The best fundraising resource are your contacts, trustees and supporters. They already know about your cause and have a propensity to support you. Major donor and corporate fundraising experts always advise non-profits to start with their networks. But what if you don’t have a strong or particularly proactive network? This is a tough and ever present issue facing thousands of non-profits.
With news that 1 in 5 charities are at risk of closure, there has never been a more important time to build your network. Building a base of supporters is hard work and resource intensive. Pro bono creates a unique and much underutilized access point, allowing you to build relationships, whilst simultaneously building organisational capacity.
As in business, relationships are key to successful fundraising. ‘So many companies complain of being hounded by non-profits who see them as cash-cows.’ So says, Ami Bloomer, Founder and CEO of Give What You’re Good At. ‘When I see non-profits approach companies for money straight off the bat, I flinch at the missed opportunity. One of the motivators behind the Give What You’re Good At concept was the opportunity to bring passionate people together. Many of our matches have lead to funding. Bloomer thinks its the tip of a large iceberg, and she would know having spent two years raising six figure donations for Platform 51.
Here are tips for getting the most from pro bono relationships
Use available tools
As part of The Lead the Change campaign, Give What You’re Good At has been busy collecting details about the philanthropic activities of 10,000 companies. They’ve channeled this into a powerful search engine available to non-profits. The new tool integrates the professional database of talent with the companies, so that where needs fit, non-profits can connect with a professional whose employed by a company known to be sympathetic to their cause.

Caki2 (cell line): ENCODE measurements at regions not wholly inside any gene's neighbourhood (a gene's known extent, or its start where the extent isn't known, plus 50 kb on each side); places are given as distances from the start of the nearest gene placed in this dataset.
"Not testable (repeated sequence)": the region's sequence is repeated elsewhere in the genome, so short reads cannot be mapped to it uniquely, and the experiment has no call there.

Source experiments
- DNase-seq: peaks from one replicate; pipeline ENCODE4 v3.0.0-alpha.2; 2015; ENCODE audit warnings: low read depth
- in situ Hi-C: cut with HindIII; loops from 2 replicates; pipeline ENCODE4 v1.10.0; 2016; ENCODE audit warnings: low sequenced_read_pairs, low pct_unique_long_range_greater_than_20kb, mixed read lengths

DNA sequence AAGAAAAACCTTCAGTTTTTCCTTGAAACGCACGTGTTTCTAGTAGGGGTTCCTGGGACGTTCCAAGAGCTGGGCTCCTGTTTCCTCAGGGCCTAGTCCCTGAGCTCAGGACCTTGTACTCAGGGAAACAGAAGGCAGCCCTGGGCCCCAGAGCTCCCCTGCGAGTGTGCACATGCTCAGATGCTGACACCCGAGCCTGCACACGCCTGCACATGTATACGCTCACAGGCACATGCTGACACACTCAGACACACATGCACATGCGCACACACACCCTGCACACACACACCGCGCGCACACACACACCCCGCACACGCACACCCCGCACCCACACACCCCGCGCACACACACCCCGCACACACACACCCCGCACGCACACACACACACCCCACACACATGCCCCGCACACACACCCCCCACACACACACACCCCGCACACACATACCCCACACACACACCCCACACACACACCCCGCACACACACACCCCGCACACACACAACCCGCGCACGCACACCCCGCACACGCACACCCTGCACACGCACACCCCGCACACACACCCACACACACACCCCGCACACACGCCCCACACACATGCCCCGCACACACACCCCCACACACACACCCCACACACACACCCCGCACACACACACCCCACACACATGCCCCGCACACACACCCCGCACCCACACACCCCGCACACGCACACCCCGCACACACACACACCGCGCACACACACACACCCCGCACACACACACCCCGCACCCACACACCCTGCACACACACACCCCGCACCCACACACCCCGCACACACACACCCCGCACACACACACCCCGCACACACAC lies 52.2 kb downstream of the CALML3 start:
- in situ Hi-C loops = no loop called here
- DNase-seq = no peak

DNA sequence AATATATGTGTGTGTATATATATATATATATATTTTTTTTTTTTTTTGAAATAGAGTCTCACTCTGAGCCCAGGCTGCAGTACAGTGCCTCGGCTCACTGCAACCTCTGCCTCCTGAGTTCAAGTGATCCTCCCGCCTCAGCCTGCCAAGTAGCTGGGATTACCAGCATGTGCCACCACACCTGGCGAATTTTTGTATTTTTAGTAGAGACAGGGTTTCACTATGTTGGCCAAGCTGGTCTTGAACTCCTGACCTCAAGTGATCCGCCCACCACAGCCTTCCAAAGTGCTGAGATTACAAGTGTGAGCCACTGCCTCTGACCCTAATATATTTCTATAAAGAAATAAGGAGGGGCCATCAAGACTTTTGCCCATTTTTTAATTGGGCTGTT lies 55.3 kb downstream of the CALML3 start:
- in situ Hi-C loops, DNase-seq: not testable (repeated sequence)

Don’t make money your sole motivator
Pro bono is a valuable commodity and if you enter a relationship with financial objectives, you may risk appealing insincere. Ensure your organisation benefits from the work and sees the relationship as a long-term asset.
Set realistic targets
Large companies will often plan their philanthropic activities years in advance. Don’t go into to the pro bono activity with the sole objective of money. You may be in for a long wait.
Listen More Than You Talk
We all want to extol our strengths, our virtues in hopes of impressing others and, ultimately, raising more funds, but it’s counter-intuitive, but being a good listener highlights your virtues much better than being a big talker. What sets corporate fundraisers apart is the ability to listen and really understand the companies motivators. That’s the kind of behavior that leads to long-term success.
Keep in touch
With the proliferation of social media tools these days such as Facebook, LinkedIn and Twitter, it’s never been easier to keep in touch. Keep your volunteer updated on the impact of the project. The individuals may move companies – and who know’s that company may be keen to support your work.
Make it Personal
It’s good to send a physical letter or card of appreciation as opposed to an e-mail. Particularly if you can involve your beneficiaries in the creation process.
Where possible meet your pro bono professional face-to-face. You will naturally deepen the relationship and get to know each other better. You could also make plans to catch up at or join someone at a networking event. For some people, networking events are challenges and having at least one friendly face there can give them the confidence to network better. Plus, you will strengthen the relationship.
Be clear on what you have to offer
- Do you have a unique advertising space corporate could use? Does your office get a lot of foot fall?
- Do you have a large social media presence?
- What makes you different to all the other non-profits vying for the corporate pound?
- Communicate your impact emotionally
- And most importantly, if you get a warm introduction find out what the company wants from a charitable relationship. See our blog post on 7 pieces of information you need to secure a corporate funder.